Posts tagged ‘oil’

A Dash of Cynicism on Libya

By , 28 March, 2011, No Comment

I return from blogger exile with a post at Foreign Exchange on the French role in Libya:

It’s a nice idea, perhaps, that after Bernard Kouchner, France’s leading advocate of liberal interventionism, has left office, the President who fired him suddenly comes around to the doctrine. It’s an even nicer idea for nerdy foreign policy writers that France’s intellectual mascot, Bernard-Henri Lévy, played the decisive role, a notion BHL is quite happy to entertain. But given the French government’s history of being relatively skeptical of this type of argumentation, you must forgive my looking for some material factors.

What factors? In my post, I posit the blowback from Tunisia, France’s peculiar energy mix, and its Mediterranean geography. Read it here.

A Brief Update on Sudan

By , 20 January, 2011, No Comment

Not so much a blog post as a quick selection of reporting nuggets over at Foreign Exchange. If you’ve been following the Sudanese Peace Process, potentially of interest.

Sudan: What Do you Mean by Independence?

By , 13 January, 2011, No Comment

First of several posts up at Foreign Exchange today about the referendum for independence in Southern Sudan:

A rare bit of uplifting news in foreign policy land this week, as emerging returns from the independence referendum in Southern Sudan suggest minimal violence and 60% voter turnout, which is nothing short of remarkable given the distances people traveled to polling stations and the fact that any population figure for Southern Sudan includes a fair number of individuals who don’t actually live in Sudan anymore but in refugee camps in neighboring Kenya and further afield.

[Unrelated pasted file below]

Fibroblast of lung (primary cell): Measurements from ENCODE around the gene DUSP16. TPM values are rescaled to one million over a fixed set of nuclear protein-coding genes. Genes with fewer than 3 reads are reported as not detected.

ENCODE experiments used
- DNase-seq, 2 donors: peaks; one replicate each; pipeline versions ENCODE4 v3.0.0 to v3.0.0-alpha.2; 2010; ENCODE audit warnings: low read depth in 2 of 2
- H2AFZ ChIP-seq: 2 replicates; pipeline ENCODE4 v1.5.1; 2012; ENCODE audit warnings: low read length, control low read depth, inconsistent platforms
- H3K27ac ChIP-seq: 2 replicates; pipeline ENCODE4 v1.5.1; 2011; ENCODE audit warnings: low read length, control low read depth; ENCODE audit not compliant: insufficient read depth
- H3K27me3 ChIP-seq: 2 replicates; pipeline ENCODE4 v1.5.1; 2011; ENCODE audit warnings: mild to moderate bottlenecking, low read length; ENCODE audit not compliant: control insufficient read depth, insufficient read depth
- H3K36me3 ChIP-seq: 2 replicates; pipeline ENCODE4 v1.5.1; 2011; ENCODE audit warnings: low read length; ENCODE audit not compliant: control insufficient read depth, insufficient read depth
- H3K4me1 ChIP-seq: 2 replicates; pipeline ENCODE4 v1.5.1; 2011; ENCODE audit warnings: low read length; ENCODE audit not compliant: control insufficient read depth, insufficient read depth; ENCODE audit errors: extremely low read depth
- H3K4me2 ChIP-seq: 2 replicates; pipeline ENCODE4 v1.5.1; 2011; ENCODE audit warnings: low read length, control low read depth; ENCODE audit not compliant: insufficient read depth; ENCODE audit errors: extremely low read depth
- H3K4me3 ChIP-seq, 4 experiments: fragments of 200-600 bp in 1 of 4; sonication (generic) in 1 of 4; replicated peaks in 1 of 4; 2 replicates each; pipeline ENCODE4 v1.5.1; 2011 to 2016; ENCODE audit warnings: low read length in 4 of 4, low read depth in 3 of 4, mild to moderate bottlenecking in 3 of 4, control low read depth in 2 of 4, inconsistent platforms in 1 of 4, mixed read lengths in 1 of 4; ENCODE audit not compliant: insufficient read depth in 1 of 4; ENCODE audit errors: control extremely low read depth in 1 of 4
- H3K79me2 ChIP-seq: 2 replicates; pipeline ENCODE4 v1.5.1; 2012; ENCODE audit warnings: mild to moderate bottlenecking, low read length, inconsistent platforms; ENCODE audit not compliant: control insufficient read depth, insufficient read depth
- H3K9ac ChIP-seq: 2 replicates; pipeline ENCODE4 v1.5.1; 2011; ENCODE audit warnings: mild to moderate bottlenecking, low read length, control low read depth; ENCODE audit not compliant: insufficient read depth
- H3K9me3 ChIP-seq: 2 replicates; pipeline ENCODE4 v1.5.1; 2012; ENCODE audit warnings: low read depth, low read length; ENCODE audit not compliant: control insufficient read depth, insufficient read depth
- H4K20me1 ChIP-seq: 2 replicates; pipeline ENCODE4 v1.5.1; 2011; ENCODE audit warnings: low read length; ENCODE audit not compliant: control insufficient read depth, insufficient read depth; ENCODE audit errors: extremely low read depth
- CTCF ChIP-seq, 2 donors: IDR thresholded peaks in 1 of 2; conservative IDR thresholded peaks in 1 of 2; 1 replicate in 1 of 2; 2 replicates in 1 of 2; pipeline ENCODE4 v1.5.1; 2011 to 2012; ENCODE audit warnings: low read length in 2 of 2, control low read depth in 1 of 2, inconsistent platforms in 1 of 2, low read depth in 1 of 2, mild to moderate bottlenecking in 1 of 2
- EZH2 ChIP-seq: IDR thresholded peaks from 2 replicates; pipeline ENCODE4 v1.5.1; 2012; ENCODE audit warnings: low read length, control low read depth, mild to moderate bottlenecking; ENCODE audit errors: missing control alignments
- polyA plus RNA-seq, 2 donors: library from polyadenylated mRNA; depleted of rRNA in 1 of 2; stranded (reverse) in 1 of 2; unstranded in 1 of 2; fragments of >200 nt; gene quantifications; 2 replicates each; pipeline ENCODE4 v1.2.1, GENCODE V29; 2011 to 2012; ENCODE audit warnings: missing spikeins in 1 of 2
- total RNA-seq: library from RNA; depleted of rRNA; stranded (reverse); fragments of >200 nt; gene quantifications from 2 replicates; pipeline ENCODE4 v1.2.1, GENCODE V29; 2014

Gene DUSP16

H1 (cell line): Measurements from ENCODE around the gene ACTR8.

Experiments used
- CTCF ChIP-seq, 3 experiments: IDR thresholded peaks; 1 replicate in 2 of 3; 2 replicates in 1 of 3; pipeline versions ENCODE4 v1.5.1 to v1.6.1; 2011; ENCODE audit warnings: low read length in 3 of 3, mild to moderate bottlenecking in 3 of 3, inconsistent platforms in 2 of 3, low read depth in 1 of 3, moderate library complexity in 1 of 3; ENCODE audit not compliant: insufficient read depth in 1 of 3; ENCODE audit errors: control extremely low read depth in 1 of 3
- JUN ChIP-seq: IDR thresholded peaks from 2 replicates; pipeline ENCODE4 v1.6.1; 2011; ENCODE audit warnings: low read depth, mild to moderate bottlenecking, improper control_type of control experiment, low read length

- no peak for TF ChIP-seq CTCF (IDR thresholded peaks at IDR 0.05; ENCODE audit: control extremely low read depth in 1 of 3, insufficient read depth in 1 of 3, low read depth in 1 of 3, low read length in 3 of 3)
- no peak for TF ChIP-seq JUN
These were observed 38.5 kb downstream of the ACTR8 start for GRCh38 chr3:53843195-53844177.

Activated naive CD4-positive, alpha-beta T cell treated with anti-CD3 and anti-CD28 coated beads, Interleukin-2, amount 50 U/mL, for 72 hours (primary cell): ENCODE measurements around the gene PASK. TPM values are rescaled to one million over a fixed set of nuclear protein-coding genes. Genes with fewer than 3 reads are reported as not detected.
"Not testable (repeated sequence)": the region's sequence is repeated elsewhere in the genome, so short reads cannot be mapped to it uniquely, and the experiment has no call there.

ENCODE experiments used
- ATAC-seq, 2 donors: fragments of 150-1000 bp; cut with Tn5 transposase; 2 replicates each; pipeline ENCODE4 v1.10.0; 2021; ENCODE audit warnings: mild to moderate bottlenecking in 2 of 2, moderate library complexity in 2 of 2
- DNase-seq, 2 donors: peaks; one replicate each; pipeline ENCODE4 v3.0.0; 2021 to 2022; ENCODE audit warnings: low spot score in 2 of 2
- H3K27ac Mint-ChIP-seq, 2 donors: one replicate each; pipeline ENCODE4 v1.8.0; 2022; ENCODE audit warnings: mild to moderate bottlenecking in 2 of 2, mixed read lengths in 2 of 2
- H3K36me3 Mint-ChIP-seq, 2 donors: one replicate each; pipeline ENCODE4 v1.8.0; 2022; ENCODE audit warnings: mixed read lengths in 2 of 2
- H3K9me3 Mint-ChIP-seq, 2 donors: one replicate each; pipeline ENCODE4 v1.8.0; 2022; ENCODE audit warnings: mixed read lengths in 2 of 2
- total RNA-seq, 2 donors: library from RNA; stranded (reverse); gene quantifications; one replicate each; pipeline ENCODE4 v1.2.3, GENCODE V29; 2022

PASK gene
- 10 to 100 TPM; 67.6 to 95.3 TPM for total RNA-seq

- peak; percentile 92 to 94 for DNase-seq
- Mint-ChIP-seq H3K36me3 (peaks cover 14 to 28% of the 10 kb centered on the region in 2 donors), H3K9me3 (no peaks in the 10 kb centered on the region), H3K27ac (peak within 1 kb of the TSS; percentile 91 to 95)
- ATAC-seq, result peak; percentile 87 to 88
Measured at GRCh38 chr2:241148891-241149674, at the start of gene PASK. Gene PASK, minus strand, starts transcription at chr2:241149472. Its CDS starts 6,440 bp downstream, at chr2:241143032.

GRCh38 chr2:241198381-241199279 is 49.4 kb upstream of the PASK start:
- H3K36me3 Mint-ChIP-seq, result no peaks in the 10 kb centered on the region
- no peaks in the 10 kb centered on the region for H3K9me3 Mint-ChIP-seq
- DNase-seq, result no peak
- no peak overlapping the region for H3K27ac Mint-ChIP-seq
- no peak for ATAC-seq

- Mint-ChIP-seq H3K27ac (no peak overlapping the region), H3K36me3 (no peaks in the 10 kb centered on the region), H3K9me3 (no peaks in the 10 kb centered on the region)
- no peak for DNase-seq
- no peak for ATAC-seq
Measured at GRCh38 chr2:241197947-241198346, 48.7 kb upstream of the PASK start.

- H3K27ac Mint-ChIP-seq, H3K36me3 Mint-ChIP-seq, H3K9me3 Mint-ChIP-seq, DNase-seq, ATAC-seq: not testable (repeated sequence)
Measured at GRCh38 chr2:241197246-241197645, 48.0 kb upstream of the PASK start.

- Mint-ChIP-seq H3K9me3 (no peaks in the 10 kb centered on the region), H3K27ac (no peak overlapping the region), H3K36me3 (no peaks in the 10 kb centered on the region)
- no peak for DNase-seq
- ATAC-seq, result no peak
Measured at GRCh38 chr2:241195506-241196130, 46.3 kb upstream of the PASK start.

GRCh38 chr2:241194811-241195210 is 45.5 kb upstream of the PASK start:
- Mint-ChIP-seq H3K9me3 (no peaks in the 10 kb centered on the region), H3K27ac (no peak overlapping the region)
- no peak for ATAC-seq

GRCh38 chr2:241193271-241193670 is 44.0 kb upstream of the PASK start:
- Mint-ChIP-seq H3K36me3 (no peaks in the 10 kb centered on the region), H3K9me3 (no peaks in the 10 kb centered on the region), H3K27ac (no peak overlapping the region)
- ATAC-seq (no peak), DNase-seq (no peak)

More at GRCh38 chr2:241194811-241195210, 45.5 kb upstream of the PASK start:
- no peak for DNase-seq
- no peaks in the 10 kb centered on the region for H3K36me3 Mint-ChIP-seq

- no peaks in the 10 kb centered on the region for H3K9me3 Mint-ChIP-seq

The positive headline aside, there are some very large unanswered questions about what independence means, substantively. The most important one, from the perspective of this blog, is that an independent South is going to be a landlocked, poor state with one valuable natural resource – oil – and no capacity to refine or export it.

Read the rest.

Thinking Long Term on India and Iran

By , 5 January, 2011, No Comment

New post at Foreign Exchange on the India-Iran oil deal and the challenges of securing funding for it amidst the US-led sanctions on Tehran. My take:

the U.S. position in recent years has been that India is most valuable as an ally when it is looking eastwards, and competing with China in the South China Sea or through trade relationships in South East Asia; that is the view favored too by a number of Indian policy wonks and popular in the Indian press.

But this banking move suggests that inside the halls of power, Indian leaders understand what I tried to argue in November: that India is most likely to challenge China, and thereby benefit other great powers, if it rectifies relations in South Asia and uses its relationship with Iran to build a trading zone to its west.

From Washington’s perspective, it’s a classic clash between short- and long- term policy objectives, between the nuclear issue and the need for an India that is strong in the region. There are no signs as yet that the U.S. government wants to shift its strategy towards the long-term and let this deal stand, but if it did, I for one would welcome it.

Read it all.